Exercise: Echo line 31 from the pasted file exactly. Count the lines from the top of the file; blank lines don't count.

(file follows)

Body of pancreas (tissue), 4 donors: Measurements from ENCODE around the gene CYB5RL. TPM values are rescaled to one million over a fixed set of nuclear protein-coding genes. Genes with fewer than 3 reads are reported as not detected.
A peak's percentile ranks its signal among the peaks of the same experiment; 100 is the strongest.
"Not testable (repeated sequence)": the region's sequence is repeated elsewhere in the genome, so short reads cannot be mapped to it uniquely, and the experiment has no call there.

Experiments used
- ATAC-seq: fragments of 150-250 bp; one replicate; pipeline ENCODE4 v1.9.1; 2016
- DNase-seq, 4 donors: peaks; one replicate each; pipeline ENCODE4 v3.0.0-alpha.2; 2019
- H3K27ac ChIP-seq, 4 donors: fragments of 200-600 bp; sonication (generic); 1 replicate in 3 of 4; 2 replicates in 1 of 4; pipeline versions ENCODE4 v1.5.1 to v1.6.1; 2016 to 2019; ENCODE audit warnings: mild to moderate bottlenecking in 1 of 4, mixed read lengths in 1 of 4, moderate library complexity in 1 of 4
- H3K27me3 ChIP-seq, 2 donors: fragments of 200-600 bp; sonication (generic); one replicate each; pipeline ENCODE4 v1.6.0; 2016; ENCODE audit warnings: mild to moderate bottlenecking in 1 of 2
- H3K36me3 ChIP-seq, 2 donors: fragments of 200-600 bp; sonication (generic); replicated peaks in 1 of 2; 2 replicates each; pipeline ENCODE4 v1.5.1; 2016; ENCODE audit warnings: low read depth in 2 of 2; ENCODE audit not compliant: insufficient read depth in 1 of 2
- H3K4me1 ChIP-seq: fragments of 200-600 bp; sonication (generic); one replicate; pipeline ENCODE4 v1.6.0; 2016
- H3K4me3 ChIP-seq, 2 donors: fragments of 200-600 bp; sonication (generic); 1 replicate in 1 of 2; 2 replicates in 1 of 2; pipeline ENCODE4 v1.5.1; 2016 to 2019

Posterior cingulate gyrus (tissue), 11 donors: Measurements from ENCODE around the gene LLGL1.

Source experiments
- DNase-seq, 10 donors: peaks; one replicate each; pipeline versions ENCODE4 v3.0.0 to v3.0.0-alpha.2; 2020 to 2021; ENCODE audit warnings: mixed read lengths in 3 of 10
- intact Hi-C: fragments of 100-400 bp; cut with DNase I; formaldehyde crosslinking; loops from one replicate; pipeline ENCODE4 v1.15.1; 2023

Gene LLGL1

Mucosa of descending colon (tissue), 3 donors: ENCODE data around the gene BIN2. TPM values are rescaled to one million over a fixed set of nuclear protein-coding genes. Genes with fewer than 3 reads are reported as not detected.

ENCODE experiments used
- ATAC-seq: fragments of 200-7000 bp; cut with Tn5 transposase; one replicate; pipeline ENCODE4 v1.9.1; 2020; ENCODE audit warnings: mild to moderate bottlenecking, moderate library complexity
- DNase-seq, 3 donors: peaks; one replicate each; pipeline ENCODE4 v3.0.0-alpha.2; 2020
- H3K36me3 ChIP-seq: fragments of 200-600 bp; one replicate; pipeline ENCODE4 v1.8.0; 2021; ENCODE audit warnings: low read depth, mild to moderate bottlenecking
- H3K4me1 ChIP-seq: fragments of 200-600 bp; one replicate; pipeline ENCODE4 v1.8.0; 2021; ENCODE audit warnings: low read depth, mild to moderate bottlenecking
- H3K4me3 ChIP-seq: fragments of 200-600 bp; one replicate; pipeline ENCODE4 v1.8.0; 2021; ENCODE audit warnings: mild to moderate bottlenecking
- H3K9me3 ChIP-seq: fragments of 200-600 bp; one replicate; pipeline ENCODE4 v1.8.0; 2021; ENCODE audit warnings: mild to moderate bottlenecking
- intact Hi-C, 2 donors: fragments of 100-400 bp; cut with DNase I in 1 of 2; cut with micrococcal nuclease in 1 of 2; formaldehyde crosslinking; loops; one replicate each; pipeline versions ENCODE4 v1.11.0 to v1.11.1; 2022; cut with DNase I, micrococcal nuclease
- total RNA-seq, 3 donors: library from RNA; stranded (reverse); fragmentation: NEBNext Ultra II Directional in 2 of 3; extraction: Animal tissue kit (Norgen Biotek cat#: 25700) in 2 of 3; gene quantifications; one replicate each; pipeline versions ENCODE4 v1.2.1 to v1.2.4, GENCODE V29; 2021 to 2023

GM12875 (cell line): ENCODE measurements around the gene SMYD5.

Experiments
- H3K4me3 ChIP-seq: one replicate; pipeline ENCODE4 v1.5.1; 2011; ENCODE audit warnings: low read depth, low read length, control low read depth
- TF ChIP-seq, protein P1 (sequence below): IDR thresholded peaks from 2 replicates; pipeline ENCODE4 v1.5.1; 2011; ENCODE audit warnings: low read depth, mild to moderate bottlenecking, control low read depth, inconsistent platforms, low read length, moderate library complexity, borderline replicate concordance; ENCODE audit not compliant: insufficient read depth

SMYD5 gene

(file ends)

SMYD5 gene